I’ve been meditating for 18 years and have attended meditation and spiritual retreats. In 2000, I went on a retreat that helped me in meditating and made me realize what is important in life.
I came back, went to the Capital Challenge Horse Show and won the World Hunter Rider for the first time. Honestly, winning didn’t seem as important to me. When you have that sense of calmness about you and you are grateful, it helps you do your best. I don’t know that I would have won without going on that retreat.
Q: What is your greatest weakness?
JF: As a professional, I used to always try to make people happy. I always wanted people to like me as a rider and trainer. If anybody ever said anything bad about me or had a disagreement, it really bothered me. I used to let people walk all over me because I was afraid to say “no” and disappoint somebody.
It has taken me a long time to realize that you can’t make everybody happy and not everyone is going to like you. I’ve learned that instead of trying to make people happy, find out what makes YOU happy. Then you will be better working with other people because you have that confidence.
Q: And what is your greatest strength?
JF: I am a very calm person and sensitive person. I think people feel comfortable telling me things. I don’t have a lot of problems with people because I can sense that they might want to be treated a certain way. Everyone wants to be treated a little bit differently. I think I learned that from the horses, and it carries over to people.
Q: After all these championships, what does winning mean to you?
JF: You know, as a teenager, you have a hard time. People are judging you. You have insecurities. Luckily, I had riding and if I was feeling bad about myself, riding made me feel like somebody.
I am super competitive. But I learned that feeling good from winning only lasts until the next competition. That is why you cannot see winning as a way to feel good all the time. It has to come from within.
It makes you feel good when you have a horse that you brought along and the judges recognize that this is a nice horse. When I win now, I am actually more excited for the horse than I am for myself.
Q: Was your success a surprise to you?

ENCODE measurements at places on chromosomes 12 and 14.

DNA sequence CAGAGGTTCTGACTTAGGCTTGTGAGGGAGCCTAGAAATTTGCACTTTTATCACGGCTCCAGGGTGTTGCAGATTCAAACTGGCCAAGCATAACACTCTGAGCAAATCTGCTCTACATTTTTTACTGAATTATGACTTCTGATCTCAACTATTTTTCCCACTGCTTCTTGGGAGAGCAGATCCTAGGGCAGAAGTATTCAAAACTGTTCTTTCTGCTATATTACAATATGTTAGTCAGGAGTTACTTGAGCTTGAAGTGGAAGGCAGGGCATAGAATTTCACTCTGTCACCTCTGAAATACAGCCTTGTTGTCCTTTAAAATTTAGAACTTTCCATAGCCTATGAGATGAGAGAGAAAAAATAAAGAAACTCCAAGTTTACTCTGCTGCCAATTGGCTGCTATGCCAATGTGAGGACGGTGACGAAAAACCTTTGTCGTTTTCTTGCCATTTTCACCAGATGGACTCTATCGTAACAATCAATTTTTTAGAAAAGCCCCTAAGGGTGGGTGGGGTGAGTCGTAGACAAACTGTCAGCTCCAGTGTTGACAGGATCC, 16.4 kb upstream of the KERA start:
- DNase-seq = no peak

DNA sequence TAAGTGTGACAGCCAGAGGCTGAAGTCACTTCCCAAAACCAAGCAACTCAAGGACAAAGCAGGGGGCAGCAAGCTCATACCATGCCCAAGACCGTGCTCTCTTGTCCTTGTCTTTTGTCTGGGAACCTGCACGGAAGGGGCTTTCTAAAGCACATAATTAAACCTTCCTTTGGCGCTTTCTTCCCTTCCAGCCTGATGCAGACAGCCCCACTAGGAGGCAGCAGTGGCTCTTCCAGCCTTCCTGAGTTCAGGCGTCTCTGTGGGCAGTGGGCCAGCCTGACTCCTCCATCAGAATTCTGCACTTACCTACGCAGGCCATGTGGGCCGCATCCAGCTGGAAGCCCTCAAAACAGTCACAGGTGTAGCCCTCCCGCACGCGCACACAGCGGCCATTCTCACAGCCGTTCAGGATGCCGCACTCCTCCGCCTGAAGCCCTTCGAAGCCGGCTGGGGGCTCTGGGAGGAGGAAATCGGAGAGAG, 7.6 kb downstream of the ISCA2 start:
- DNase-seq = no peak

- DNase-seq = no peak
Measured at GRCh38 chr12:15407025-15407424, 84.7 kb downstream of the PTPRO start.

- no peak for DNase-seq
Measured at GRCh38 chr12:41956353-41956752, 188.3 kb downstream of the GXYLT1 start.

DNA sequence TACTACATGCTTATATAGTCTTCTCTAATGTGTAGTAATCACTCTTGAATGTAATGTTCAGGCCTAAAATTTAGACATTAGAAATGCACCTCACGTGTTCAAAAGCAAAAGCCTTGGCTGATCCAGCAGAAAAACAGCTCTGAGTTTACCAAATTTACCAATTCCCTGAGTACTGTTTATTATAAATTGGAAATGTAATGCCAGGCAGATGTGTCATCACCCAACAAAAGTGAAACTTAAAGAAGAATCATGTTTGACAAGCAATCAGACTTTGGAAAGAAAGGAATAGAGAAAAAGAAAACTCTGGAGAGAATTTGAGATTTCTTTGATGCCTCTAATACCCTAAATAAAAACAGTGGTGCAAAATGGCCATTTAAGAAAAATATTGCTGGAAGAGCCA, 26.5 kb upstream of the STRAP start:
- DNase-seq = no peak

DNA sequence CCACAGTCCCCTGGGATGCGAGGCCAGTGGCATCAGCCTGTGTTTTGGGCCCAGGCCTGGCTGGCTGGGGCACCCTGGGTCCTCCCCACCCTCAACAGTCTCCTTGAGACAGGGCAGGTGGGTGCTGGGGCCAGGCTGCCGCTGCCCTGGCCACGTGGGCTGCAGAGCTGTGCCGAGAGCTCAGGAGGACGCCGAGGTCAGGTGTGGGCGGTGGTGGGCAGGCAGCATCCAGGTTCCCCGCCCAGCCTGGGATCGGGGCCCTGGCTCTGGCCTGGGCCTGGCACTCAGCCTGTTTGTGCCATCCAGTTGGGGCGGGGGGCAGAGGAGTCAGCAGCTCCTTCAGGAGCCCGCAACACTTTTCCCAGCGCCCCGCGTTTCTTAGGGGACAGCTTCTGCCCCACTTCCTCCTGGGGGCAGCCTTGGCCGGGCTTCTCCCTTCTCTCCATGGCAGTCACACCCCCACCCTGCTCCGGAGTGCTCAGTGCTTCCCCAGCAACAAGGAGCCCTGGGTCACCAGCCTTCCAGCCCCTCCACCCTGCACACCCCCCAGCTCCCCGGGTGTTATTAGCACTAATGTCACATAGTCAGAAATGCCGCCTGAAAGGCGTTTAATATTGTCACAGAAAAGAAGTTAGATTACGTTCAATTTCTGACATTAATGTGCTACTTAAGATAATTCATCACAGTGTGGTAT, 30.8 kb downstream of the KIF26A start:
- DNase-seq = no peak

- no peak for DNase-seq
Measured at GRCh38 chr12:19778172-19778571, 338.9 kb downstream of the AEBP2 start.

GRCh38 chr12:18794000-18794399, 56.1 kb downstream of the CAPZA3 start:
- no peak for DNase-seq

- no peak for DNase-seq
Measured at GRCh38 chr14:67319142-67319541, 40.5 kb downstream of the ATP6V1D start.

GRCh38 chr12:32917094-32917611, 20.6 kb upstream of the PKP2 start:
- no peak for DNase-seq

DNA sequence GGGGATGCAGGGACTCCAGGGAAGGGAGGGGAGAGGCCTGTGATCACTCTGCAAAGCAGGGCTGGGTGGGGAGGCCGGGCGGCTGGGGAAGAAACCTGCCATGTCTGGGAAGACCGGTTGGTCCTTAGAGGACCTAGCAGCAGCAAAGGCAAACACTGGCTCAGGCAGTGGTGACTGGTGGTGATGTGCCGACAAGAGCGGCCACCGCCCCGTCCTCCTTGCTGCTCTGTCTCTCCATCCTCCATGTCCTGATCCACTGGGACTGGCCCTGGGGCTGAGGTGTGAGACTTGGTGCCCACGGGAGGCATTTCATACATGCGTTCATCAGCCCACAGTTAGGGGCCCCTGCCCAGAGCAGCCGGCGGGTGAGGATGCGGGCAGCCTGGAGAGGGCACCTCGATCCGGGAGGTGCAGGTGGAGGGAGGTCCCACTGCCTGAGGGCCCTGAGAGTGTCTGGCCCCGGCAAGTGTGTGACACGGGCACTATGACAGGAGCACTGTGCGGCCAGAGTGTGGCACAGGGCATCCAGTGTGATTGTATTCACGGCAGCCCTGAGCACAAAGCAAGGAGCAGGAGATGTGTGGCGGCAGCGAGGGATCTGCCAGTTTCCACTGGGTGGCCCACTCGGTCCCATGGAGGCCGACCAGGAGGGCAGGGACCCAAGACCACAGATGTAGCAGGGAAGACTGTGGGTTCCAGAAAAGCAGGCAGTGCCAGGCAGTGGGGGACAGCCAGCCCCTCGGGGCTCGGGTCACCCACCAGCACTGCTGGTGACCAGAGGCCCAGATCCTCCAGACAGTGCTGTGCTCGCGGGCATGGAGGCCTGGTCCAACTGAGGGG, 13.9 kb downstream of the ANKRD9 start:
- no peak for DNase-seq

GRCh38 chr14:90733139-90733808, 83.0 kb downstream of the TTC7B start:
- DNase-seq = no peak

JF: It was a surprise. I was lucky to be in the right place at the right time. Maybe if I had stayed in Maryland it wouldn’t have happened for me. I am very grateful for the people that have come along and the rides that I have gotten.
I never thought I would have a horse like Rumba or win the derby finals. We decided at the very last minute to bring him to the finals because I had thought, “Really, we are going to bring him all the way there? It will cost a lot of money. What if we don’t win a ribbon?” But we brought him and he won.
Q: What is it about catch-riding that you like?
JF: A lot of people don’t want to do it. For me it’s fun because it is a challenge to get on a horse I don’t know and try to figure him out quickly. When you get on you don’t have all these preconceived notions that “this horse does this or does that.” You are just going off of the feeling. You are riding in your subconscious and just riding the horse.
Q: What is your secret for always finding a good distance?
JF: First, you have to try not to be so much in your head. Just let your subconscious take over.
Then once you are riding down to the fence, you can’t have any doubt. If you get to a jump and you say, “Where is the distance? I hope I see it.”—that’s doubt. And that is thinking too much.
But if you are confident, you can say to yourself, “I have no doubt that a rideable distance will appear.” You can practice that.
Q: How would you describe your style of riding?
JF: It’s not very controlling. I ride a little looser, more forward. I try to not interfere. I don’t overtrain. I think sometimes people do too much and you can take the jump out of a horse.
Q: Why do horses respond to you so well?
JF: I think it is because I don’t put a lot of pressure on horses.